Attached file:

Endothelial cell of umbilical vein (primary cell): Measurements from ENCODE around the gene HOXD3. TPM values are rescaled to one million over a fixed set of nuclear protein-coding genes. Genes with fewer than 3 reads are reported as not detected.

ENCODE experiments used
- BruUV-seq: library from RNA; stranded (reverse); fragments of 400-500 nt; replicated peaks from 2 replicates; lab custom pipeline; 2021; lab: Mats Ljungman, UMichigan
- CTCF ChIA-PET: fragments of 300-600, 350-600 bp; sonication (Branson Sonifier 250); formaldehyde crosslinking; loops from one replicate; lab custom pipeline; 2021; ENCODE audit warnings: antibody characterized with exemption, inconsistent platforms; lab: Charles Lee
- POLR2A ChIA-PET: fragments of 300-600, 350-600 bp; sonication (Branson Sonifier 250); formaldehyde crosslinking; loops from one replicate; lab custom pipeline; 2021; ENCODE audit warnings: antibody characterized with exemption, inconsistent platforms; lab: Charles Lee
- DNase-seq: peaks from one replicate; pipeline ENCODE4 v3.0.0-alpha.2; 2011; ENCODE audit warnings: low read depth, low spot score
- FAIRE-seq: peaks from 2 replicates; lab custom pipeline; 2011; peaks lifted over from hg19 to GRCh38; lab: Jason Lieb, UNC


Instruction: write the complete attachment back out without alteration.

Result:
Endothelial cell of umbilical vein (primary cell): Measurements from ENCODE around the gene HOXD3. TPM values are rescaled to one million over a fixed set of nuclear protein-coding genes. Genes with fewer than 3 reads are reported as not detected.

ENCODE experiments used
- BruUV-seq: library from RNA; stranded (reverse); fragments of 400-500 nt; replicated peaks from 2 replicates; lab custom pipeline; 2021; lab: Mats Ljungman, UMichigan
- CTCF ChIA-PET: fragments of 300-600, 350-600 bp; sonication (Branson Sonifier 250); formaldehyde crosslinking; loops from one replicate; lab custom pipeline; 2021; ENCODE audit warnings: antibody characterized with exemption, inconsistent platforms; lab: Charles Lee
- POLR2A ChIA-PET: fragments of 300-600, 350-600 bp; sonication (Branson Sonifier 250); formaldehyde crosslinking; loops from one replicate; lab custom pipeline; 2021; ENCODE audit warnings: antibody characterized with exemption, inconsistent platforms; lab: Charles Lee
- DNase-seq: peaks from one replicate; pipeline ENCODE4 v3.0.0-alpha.2; 2011; ENCODE audit warnings: low read depth, low spot score
- FAIRE-seq: peaks from 2 replicates; lab custom pipeline; 2011; peaks lifted over from hg19 to GRCh38; lab: Jason Lieb, UNC